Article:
When The Concert Ticket Became A Beautiful Memory

A 17 year old version of me is in love with Black Veil Brides. Her experience is told below.

Note: I do not own Black Veil Brides, Baskin Robins, or the First Midwest Bank Ampitheatre. I'm lucky I can afford a pack of gum, let alone big names like them.

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1. The End Of School

I hear the alarm beeping. It's 4:50 in the morning. I drag myself out of bed, turn off the alarm clock, and head to the bathroom to start my daily routine. I don't understand why I put so much effort into my appearance; it's not like anyone ever notices. It's the last day of junior year at least. After today, I'm free for the next three months.

After the morning ritual of showering, doing my hair and makeup, and packing snacks for the day, I get onto my computer and go to a ticket purchasing website. My fingers, memorizing the pattern, quickly make their way to the Black Veil Brides concert scheduled for two weeks from Saturday. Tickets were reduced overnight. It's only $20 now!

I find my wallet and count every bit of loose change. I'm still two bucks short, but it's better than the seven dollars it used to be.

I make another plea to Mom, dropping to my knees, going on and on about how I need to see my babies, how I need to thank them for saving my life, Again, she gives me her standard answer: We'll see.

At 7:50, I grab my car keys and make my way to school, stopped at the gas station for gum.

At school, everyone is going crazy. The seniors are partying and crying, realizing this may be the last time they see some people for the next 10 years. I see a few Theatre friends and tear up, just like I have the past two years. They say they'll come back; they never do.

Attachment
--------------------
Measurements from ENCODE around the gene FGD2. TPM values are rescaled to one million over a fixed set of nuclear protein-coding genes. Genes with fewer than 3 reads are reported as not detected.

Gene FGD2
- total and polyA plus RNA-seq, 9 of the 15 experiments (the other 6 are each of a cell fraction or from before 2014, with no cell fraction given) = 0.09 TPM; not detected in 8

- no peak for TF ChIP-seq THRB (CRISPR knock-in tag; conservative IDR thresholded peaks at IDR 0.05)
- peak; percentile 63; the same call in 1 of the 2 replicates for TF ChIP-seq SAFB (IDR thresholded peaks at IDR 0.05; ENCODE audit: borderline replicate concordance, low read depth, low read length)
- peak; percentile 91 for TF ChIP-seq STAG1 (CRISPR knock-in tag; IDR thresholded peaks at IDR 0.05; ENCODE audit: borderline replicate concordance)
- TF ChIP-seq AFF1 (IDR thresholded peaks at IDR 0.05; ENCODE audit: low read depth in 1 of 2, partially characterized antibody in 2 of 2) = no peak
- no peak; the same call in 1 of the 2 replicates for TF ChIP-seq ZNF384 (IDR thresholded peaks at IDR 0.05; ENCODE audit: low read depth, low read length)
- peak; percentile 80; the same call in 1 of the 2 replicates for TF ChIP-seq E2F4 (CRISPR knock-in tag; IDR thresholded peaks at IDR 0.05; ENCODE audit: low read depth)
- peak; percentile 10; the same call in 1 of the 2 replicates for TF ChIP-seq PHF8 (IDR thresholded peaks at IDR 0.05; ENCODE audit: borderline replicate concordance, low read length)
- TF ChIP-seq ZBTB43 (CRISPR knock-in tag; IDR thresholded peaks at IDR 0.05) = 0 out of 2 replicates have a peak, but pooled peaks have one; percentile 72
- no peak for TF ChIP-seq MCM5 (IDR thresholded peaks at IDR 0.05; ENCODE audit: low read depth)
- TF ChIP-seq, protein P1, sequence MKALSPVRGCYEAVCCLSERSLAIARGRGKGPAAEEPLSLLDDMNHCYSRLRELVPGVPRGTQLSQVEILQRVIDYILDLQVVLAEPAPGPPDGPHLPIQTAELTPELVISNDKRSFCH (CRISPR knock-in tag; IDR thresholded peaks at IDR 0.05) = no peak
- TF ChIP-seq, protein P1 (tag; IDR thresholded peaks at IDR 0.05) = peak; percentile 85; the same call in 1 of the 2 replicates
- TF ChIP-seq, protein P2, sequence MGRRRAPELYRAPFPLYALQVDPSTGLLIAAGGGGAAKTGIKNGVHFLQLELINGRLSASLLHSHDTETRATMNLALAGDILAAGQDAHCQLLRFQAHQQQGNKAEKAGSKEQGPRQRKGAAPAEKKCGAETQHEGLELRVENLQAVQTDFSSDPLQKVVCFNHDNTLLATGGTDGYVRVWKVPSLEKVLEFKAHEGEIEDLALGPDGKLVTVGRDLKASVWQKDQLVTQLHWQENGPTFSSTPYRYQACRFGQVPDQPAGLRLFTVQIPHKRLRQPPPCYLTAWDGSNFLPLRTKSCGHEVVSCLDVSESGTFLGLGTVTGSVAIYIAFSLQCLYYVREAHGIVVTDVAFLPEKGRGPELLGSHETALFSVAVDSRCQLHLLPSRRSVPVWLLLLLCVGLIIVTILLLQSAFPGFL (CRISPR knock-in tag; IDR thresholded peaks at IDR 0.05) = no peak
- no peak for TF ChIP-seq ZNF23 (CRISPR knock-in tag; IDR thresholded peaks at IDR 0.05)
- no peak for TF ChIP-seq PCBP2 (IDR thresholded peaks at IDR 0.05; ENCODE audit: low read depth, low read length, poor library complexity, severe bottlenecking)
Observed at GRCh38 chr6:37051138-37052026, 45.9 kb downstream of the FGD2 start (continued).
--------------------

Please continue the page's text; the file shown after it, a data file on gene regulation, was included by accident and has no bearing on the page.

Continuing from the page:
I go to my locker, remembering I'll never use it again. I'm fine with that. I hate having my locker in the language hallway.

The day drags by; I can only think about the concert. All I want is to see Andy Biersack live, just once. I could die happy if I just got his autograph...

The thoughts of the concert are interrupted only by the ringing of class bells and the hugs of friends.

At lunch, seniors continue to cry. My friends and I take refuge in the back of the cafeteria. Ian sits next to me, unusual. I just let action take its course. I gave up on school relationships; whenever I tried to make them happen in the past, I usually messed them up.


"So," he says, "we need to hang out this summer." I can't tell what definition of "hang out' he meant. "I'm having a bonfire Sunday. Feel free to come."

I zone out for the rest of the day. I don't ask people for hugs or for numbers after the final bell rings. I just want to go home, find the final two dollars, and buy my concert ticket.

As soon as I get home, I go on the computer and look up the tickets. Something about the page is different now.

"Sold out" replaces the "Purchase tickets now" area.

"No," I whisper. "No, please, god no!" I fee the tears puddling up. "This can't be real! Stop lying! I can't even, no!"

My parents walk into the room to their 17-year-old daughter, crying on the floor over a sold out concert. This is kind of a normal sight for them.

"Alexis, breathe," Mom says.

"No! The concert...sold out...your fault. Why wouldn't you just buy the ticket?! I had almost all the damn money!" I fall into a hysterical crying fit and can't manage to say anymore.

My parents walk away and pretend nothing ever happened.

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